Brief time on American Idol lights fire under Mel Bryant

Mel Bryant on the American Idol stage Photo credit: Mel Bryant
Mel Bryant on the American Idol stage Photo credit: Mel Bryant

If you’ve ever heard the soulful croons and soaring high notes of “High Priestess,” you know exactly how American Idol producers felt when they handed Frost alum Mel Bryant her ticket to Hollywood.

In her year since graduating from Frost’s CAM program, the singer-songwriter has moved to Nashville, where she teaches music, plays gigs and co-runs a recording studio. Her American Idol audition was never part of the plan – when the opportunity presented itself, she took it on a whim.

“Initially, I didn’t take it that seriously,” Bryant said. “My initial audition for the producers was immediately after I landed in New York from Miami, like, fresh off the plane, so I sort of looked like a mess, my hair was barely brushed and I had no makeup on. I was already prepared with songs I’d been playing for years, so I wasn’t too nervous.”

Bryant, whose roots are in musical theater and pop-punk, developed her signature blues-rock sound while majoring in creative American music at Frost. There, her bandmate and boyfriend Connor McCarthy introduced her to rock classics such as Led Zeppelin and Pink Floyd as well as blues artists Robert Johnson and Ida Cox.

As one of the lead songwriters in AME, the Frost American Music Ensemble, Bryant began writing and playing the songs that would eventually make up her first LP, “High Priestess.” The record calls on all the styles she’s come to love: wailing guitars from classic rock, soulful blues vibrato and the crashing drums of pop-punk.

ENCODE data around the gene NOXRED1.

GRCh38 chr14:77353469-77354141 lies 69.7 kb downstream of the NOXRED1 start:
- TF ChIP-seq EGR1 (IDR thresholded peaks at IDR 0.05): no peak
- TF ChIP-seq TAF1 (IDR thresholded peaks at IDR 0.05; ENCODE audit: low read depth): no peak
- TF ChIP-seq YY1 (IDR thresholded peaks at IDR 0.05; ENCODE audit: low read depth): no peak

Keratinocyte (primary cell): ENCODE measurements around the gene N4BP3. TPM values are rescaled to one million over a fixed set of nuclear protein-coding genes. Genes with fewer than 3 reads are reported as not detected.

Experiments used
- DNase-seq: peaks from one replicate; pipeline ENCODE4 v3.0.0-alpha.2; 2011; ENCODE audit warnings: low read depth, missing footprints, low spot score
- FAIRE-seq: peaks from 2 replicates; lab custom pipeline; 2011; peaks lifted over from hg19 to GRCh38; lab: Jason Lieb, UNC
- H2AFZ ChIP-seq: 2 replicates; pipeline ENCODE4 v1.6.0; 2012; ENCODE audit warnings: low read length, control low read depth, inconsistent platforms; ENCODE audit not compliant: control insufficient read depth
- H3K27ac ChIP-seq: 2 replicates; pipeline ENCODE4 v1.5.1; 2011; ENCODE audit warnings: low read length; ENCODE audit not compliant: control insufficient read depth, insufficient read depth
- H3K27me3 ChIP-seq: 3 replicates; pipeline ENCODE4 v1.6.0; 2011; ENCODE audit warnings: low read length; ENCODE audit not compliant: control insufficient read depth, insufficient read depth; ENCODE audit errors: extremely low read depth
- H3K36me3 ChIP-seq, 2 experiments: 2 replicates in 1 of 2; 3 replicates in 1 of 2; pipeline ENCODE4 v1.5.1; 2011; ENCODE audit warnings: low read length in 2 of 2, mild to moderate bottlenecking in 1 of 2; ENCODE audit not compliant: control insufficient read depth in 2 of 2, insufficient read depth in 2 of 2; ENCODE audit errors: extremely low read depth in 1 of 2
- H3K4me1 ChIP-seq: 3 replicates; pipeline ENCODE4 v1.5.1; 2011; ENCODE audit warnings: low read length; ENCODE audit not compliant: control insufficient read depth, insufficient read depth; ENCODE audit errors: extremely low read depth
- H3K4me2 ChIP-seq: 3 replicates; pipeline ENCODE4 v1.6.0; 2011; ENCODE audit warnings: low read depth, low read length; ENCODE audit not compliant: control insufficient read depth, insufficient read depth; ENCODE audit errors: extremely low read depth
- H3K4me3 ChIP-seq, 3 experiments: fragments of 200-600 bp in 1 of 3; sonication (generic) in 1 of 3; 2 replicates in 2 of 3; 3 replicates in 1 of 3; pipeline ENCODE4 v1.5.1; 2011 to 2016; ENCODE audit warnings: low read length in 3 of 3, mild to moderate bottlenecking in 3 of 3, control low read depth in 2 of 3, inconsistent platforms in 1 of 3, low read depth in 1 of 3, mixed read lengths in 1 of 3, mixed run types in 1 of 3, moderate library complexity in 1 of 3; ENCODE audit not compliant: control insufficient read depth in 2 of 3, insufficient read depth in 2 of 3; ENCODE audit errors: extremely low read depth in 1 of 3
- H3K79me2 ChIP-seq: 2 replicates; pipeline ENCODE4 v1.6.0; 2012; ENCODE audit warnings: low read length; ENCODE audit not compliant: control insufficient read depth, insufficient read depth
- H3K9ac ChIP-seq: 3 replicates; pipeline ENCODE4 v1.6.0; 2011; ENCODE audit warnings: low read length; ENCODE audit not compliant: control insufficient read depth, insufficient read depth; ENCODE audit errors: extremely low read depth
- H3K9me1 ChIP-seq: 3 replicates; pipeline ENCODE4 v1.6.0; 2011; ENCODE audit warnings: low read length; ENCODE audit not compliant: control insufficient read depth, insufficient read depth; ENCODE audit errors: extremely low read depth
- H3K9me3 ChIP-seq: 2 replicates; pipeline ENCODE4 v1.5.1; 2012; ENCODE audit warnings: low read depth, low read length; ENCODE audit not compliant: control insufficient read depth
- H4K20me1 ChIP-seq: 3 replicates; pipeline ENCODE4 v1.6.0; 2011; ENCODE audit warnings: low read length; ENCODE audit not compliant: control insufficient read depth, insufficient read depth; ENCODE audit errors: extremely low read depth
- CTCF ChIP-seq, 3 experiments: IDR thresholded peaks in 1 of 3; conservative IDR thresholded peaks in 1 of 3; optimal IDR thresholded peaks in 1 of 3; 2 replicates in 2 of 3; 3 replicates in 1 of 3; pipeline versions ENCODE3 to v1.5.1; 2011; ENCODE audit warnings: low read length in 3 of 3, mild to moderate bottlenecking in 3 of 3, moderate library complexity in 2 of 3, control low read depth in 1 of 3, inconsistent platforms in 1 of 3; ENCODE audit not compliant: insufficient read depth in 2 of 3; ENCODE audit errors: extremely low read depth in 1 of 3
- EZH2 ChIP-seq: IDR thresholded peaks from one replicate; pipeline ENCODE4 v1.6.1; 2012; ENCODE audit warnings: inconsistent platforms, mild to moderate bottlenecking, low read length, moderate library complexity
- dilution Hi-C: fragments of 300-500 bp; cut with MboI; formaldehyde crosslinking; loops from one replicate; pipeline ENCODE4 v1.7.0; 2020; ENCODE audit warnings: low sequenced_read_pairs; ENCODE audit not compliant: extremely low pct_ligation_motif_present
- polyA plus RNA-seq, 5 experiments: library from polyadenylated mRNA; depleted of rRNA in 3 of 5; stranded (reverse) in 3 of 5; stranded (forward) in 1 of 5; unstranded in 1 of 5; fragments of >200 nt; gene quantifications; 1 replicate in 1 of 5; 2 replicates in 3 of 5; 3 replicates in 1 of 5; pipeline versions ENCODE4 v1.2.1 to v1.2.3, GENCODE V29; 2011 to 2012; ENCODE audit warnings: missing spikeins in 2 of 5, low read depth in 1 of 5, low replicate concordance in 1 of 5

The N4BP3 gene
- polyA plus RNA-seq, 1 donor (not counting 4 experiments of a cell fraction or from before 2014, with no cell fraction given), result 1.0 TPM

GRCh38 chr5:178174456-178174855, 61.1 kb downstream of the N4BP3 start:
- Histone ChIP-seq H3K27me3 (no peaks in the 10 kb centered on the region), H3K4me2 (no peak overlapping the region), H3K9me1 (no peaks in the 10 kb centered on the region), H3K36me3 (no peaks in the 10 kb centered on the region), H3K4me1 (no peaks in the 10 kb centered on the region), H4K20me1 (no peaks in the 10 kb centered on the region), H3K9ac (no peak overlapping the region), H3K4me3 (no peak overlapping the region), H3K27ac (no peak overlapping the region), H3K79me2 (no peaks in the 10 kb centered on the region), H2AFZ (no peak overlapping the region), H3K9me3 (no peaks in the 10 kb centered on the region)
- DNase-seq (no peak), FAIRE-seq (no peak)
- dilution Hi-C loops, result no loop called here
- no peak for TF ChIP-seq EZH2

Mel Bryant's 2017 album, High Priestess Photo credit: Mel Bryant

After impressing the American Idol producers with a Beyoncé song and the title track off “High Priestess,” Bryant advanced to the next round. The success was serendipitous; she didn’t even consider auditioning until a friend and fellow Frost alum, Andrea Lopez, hooked her up with the opportunity. But as excited as she was to advance, the rest of her experience proved to be overwhelming – especially once she arrived in Hollywood.

“Being in Hollywood made me realize that I didn’t have the resolve for this kind of competition,” she said. “When I play a show, I’m as relaxed as ever, I feel at home and at peace with my music and with the audience. As soon as I showed up to audition for the judges, I was an anxious mess – couldn’t keep my heart rate down or stop my mind from racing, and that’s not how I like to perform.”

Unfortunately, after an emotionally taxing week in Hollywood, Bryant was eliminated on her birthday. Her audition never aired on TV. The only record of her being there is a short, awkward clip of her talking to her family.

“The show did make me realize, there’s more to success in this industry than just being talented,” she said. “Getting lost in the stress of whether I’d advance or not made me forget about showing them my personality, and I think that’s what got me eliminated.”

Bryant didn’t let the loss discourage her, though. If anything, the already multi-talented musician is inspired to work harder in her career. Aside from teaching bass, voice and guitar at Nashville School of Rock and gigging with local musicians, she and her boyfriend run the Nashville-based Electric Church Records. There, she is currently recording a follow-up to her 2017 LP. She’s also been booking shows in Nashville and across the country, some with Nashville singer-songwriter Caitlin Lucia, a friend she met on American Idol.

“The show really lit a fire under me,” Bryant said. “It’s not going to make me stop making music.”

Follow Mel on Instagram and Twitter, or visit her website for more information about her projects and whereabouts. You can follow her studio, Electric Church Records, on Facebook. She has three upcoming Nashville shows: April 6 at 8th Street & Wedgewood, April 7 at The End and April 11 at 404 Bar & Grill. If you can’t make a live gig, check out her music on YouTube and Spotify.